Belgian Government Think-Tank Publishes Study on Compulsory Licensing for Expensive Medicines
On 14 June 2022, the Belgian Health Care Knowledge Centre (KCE), a research institute funded by the federal government, published a study discussing “Compulsory Licensing for Expensive Medicines” (the CL Study). The CL Study was commissioned by the Committee for Health and Equal Opportunities of the federal Chamber of Representatives which is reviewing bill 55K407 that seeks to expand the existing system of compulsory licensing for patented medicinal products in the interest of public health (Article XI.38(1) Code of Economic Law).
The publication of the CL Study preceded by a few days the adoption of an intellectual property waiver for Covid-19 vaccines by the Twelfth Ministerial Conference of the World Trade Organisation (see, Van Bael & Bellis Life Sciences News and Insights of 20 June 2022) and was almost immediately welcomed in Parliament by the Minister of Social Affairs and Public Health. While the compulsory licensing of pharmaceutical patents is therefore clearly a trending topic, the CL Study is strikingly cautious in making policy recommendations. This is because compulsory licensing for expensive medicines not only raises questions of principle but also of practical implementation. Additionally, high medicine prices are generally the result of increasingly complex technological innovations.
The CL Study therefore advocates a comprehensive approach that considers the entire regulatory framework, not just patent law, and is in favour of calibrated measures that do not jeopardise the benefits of the current system which seeks to encourage and reward innovation. That is a crucial concern for a country such as Belgium which hosts a thriving ecosystem of pharmaceutical and biotechnological research, development, clinical trials and production facilities. Additionally, the incentives for innovation encompass a range of measures covering patent law, know-how, data and market exclusivity, and targeted rules that stimulate the development of orphan and paediatric medicines. Lastly, the CL Study fully recognises the difficulties associated with defining an excessive price for medicines. It notes that the excessive pricing cases brought by European competition authorities all involve off-patent medicines (for a recent example with regard to Leadiant, see, Van Bael & Bellis Life Sciences News and Insights of 1 June 2022).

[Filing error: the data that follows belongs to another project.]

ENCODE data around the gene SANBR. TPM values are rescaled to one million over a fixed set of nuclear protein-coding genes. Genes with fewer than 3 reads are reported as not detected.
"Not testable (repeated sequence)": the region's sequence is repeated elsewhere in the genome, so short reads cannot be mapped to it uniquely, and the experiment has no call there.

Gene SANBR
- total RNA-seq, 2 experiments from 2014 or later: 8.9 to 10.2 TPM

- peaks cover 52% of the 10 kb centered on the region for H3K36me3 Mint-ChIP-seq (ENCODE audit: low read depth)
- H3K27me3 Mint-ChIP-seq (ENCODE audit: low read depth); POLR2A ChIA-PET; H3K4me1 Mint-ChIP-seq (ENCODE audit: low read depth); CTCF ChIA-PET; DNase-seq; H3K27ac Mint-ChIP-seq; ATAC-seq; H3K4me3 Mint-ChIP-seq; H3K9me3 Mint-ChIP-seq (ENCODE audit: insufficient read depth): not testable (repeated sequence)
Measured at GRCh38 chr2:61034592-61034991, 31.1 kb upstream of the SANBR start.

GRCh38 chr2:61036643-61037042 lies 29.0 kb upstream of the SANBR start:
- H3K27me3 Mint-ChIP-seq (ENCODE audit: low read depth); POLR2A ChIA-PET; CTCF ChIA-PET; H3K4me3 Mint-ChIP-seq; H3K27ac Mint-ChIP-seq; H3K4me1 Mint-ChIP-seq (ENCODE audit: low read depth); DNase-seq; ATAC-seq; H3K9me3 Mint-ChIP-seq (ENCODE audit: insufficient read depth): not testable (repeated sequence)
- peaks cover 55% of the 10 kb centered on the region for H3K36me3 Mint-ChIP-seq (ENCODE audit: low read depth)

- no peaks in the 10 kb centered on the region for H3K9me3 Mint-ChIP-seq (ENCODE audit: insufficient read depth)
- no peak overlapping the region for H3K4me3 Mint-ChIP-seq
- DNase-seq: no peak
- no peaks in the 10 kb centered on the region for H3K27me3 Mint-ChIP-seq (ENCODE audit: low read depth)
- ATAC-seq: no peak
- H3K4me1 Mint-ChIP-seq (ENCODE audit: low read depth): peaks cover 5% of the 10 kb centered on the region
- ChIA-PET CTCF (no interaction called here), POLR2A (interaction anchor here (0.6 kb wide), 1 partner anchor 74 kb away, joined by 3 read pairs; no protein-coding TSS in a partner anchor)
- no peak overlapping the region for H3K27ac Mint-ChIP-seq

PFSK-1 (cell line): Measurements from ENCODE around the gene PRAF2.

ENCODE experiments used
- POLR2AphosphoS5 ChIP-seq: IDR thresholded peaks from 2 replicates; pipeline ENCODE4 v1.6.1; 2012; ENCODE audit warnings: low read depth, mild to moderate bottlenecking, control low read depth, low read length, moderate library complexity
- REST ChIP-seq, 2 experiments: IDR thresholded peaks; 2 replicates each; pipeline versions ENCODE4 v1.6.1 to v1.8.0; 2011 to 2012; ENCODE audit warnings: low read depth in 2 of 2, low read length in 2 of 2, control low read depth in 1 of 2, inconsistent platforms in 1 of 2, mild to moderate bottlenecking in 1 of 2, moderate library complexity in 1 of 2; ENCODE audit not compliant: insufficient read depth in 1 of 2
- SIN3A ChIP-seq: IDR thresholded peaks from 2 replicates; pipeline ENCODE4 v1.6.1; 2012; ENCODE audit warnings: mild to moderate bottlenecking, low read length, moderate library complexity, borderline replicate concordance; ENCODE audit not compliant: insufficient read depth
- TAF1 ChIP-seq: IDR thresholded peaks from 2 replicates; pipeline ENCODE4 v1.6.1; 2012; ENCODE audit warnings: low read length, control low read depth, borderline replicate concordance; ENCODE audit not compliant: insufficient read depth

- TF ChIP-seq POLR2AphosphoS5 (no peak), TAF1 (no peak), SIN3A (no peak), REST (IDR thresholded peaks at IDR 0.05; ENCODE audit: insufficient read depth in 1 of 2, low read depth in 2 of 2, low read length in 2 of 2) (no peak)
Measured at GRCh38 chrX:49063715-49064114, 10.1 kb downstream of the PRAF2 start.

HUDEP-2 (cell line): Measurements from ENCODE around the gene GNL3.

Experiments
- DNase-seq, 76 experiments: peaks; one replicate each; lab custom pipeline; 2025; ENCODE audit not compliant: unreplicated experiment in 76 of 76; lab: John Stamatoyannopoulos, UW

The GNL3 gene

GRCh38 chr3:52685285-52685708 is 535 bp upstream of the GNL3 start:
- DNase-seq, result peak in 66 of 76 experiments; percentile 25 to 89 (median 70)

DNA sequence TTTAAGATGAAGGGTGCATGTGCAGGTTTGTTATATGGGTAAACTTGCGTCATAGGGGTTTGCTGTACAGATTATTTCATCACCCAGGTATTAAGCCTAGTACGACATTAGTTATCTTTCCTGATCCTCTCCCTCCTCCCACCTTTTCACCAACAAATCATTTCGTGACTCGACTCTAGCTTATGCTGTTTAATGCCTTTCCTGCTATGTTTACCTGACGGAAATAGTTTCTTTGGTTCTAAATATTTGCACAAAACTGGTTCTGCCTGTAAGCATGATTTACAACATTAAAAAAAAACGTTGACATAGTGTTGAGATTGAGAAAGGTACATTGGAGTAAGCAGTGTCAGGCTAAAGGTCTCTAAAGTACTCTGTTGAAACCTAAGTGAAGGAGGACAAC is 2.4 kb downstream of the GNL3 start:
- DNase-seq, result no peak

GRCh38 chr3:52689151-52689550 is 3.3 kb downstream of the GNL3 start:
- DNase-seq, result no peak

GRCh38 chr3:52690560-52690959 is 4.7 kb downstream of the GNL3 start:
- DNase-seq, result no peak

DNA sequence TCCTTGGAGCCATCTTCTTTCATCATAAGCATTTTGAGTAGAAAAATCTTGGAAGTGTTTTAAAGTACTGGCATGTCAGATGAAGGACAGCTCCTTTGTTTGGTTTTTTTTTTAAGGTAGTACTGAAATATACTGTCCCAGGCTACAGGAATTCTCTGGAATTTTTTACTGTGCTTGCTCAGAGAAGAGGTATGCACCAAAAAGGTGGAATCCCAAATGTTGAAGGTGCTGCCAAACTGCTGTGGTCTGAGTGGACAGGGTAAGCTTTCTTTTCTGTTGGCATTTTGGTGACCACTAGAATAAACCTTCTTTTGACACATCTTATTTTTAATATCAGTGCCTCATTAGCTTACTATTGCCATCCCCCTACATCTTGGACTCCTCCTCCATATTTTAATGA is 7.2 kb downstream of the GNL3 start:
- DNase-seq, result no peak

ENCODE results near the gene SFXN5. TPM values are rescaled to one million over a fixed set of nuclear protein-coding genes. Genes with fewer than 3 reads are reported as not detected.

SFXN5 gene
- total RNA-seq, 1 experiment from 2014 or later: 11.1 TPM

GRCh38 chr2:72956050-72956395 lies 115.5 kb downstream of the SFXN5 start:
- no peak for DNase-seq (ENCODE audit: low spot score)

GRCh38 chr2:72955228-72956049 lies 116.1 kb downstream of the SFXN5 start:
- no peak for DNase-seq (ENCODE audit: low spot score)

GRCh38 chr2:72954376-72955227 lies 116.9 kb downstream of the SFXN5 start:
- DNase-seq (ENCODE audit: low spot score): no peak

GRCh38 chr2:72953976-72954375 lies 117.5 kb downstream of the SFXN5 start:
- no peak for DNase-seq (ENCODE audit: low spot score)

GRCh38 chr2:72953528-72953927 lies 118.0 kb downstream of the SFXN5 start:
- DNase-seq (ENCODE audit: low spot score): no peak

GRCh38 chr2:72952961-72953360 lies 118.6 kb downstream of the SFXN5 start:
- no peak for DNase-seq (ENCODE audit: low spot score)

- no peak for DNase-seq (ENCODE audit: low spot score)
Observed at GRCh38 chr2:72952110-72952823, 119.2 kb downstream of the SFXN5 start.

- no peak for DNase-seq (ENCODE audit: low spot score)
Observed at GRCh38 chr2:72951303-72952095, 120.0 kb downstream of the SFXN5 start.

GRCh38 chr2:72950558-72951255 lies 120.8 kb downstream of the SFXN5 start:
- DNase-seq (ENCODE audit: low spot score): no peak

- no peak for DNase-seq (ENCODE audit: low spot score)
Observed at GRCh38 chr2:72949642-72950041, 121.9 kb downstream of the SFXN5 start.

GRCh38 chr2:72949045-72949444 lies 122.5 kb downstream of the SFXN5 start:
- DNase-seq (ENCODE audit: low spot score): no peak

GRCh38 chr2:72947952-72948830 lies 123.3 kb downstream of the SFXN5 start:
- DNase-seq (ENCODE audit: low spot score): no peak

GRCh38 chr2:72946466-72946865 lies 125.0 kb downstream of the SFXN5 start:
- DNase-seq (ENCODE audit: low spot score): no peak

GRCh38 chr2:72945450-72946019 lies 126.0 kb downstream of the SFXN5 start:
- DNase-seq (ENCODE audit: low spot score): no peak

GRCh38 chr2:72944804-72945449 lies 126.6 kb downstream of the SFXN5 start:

On this basis, the CL study makes the following policy recommendations:
- Compulsory licensing should not be an end, but rather a means to bring down prices in exceptional circumstances.
- EU Member States should coordinate any initiatives to impose compulsory licensing in specific cases.
- Adaptations to the current rules governing exclusivity and data access could be envisaged but require careful consideration.
- In Belgium, the exchange of expertise between pricing and reimbursement authorities and the Belgian Competition Authority should be improved.
- There is always scope for a more robust pricing and reimbursement policy and increased cooperation at EU and international level.
- The patent exemption for pharmacists should be optimised.
- Universities and public research institutions should apply “socially responsible licensing conditions”.
- Collaborative models for patent licensing should be encouraged.